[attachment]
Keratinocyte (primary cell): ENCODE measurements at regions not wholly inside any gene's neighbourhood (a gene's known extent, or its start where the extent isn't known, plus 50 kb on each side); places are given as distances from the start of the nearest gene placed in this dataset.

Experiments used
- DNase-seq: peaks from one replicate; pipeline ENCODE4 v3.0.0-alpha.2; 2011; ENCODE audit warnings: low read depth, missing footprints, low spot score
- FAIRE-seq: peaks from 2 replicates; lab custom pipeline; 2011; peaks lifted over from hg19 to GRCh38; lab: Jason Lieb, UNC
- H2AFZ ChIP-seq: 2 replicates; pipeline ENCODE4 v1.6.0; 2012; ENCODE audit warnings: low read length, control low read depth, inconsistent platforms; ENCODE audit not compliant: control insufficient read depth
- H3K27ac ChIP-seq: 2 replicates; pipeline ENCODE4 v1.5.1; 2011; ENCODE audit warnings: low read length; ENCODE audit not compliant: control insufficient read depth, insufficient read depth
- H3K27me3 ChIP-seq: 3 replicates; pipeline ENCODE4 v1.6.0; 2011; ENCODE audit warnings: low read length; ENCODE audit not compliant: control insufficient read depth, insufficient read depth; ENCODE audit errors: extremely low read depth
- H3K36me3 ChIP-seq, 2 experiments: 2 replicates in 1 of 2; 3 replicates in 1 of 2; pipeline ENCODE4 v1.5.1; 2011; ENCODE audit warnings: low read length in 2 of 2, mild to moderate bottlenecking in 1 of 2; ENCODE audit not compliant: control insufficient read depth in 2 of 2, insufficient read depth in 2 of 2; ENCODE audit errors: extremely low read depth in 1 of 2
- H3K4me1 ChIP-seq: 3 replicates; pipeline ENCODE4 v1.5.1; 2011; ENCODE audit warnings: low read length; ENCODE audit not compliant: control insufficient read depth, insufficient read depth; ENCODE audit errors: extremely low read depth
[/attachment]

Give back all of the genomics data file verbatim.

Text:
Keratinocyte (primary cell): ENCODE measurements at regions not wholly inside any gene's neighbourhood (a gene's known extent, or its start where the extent isn't known, plus 50 kb on each side); places are given as distances from the start of the nearest gene placed in this dataset.

Experiments used
- DNase-seq: peaks from one replicate; pipeline ENCODE4 v3.0.0-alpha.2; 2011; ENCODE audit warnings: low read depth, missing footprints, low spot score
- FAIRE-seq: peaks from 2 replicates; lab custom pipeline; 2011; peaks lifted over from hg19 to GRCh38; lab: Jason Lieb, UNC
- H2AFZ ChIP-seq: 2 replicates; pipeline ENCODE4 v1.6.0; 2012; ENCODE audit warnings: low read length, control low read depth, inconsistent platforms; ENCODE audit not compliant: control insufficient read depth
- H3K27ac ChIP-seq: 2 replicates; pipeline ENCODE4 v1.5.1; 2011; ENCODE audit warnings: low read length; ENCODE audit not compliant: control insufficient read depth, insufficient read depth
- H3K27me3 ChIP-seq: 3 replicates; pipeline ENCODE4 v1.6.0; 2011; ENCODE audit warnings: low read length; ENCODE audit not compliant: control insufficient read depth, insufficient read depth; ENCODE audit errors: extremely low read depth
- H3K36me3 ChIP-seq, 2 experiments: 2 replicates in 1 of 2; 3 replicates in 1 of 2; pipeline ENCODE4 v1.5.1; 2011; ENCODE audit warnings: low read length in 2 of 2, mild to moderate bottlenecking in 1 of 2; ENCODE audit not compliant: control insufficient read depth in 2 of 2, insufficient read depth in 2 of 2; ENCODE audit errors: extremely low read depth in 1 of 2
- H3K4me1 ChIP-seq: 3 replicates; pipeline ENCODE4 v1.5.1; 2011; ENCODE audit warnings: low read length; ENCODE audit not compliant: control insufficient read depth, insufficient read depth; ENCODE audit errors: extremely low read depth